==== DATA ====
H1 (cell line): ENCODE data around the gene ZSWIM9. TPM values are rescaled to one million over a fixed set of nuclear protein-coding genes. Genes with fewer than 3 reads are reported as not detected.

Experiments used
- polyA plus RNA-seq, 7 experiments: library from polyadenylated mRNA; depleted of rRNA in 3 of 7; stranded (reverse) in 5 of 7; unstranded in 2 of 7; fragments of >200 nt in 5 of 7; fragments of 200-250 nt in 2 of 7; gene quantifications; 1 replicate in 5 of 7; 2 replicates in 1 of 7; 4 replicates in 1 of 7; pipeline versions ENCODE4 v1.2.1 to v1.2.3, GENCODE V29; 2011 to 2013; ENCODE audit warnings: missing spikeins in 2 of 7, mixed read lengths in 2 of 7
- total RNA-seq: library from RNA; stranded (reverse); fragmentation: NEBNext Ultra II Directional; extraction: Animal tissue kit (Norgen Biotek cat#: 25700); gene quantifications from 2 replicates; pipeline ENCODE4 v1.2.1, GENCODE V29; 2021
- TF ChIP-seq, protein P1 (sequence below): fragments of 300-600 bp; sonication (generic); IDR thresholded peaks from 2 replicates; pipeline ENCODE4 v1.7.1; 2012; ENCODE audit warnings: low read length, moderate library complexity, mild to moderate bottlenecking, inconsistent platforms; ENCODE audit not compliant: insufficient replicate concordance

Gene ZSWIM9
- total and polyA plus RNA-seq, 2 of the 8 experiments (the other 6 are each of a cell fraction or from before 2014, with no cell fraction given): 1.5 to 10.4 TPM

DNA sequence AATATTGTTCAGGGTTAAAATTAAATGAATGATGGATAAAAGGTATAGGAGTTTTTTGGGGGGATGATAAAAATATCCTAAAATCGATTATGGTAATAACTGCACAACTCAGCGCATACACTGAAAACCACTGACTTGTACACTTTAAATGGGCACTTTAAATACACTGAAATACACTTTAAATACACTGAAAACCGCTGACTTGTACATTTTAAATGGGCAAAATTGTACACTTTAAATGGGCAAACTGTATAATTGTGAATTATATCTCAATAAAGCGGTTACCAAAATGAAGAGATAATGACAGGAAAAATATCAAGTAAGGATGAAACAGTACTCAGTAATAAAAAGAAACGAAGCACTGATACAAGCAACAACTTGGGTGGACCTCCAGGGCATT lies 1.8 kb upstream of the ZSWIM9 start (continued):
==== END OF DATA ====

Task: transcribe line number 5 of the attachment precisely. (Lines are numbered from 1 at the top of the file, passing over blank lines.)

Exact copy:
- TF ChIP-seq, protein P1 (sequence below): fragments of 300-600 bp; sonication (generic); IDR thresholded peaks from 2 replicates; pipeline ENCODE4 v1.7.1; 2012; ENCODE audit warnings: low read length, moderate library complexity, mild to moderate bottlenecking, inconsistent platforms; ENCODE audit not compliant: insufficient replicate concordance